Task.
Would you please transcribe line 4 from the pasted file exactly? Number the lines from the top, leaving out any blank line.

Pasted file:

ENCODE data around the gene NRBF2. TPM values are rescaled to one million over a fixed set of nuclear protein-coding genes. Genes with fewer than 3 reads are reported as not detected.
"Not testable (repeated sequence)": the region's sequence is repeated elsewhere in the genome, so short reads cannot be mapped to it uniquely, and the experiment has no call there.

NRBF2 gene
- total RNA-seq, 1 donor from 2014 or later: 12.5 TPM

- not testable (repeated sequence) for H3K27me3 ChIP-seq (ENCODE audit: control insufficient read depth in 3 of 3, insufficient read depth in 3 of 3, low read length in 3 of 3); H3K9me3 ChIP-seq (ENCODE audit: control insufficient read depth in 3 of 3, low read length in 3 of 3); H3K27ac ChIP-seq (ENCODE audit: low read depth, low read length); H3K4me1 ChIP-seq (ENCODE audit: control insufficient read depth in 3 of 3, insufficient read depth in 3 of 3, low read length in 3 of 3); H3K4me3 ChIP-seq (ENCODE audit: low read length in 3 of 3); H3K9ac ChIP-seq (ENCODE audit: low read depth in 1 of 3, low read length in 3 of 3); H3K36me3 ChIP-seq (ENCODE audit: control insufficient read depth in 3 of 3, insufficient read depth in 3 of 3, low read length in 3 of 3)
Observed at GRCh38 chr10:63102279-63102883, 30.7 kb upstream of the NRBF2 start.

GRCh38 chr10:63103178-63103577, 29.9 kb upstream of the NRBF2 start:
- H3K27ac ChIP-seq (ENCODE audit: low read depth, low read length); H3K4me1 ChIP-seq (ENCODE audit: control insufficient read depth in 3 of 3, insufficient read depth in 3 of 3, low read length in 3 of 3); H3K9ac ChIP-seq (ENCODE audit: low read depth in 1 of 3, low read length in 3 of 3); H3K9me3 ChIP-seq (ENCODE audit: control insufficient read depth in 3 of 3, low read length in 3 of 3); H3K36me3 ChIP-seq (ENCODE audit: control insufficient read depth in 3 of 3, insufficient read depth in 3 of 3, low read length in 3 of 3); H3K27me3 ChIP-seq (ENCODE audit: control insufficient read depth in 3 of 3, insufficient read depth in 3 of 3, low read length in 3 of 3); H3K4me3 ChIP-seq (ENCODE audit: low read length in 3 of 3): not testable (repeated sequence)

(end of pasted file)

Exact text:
- total RNA-seq, 1 donor from 2014 or later: 12.5 TPM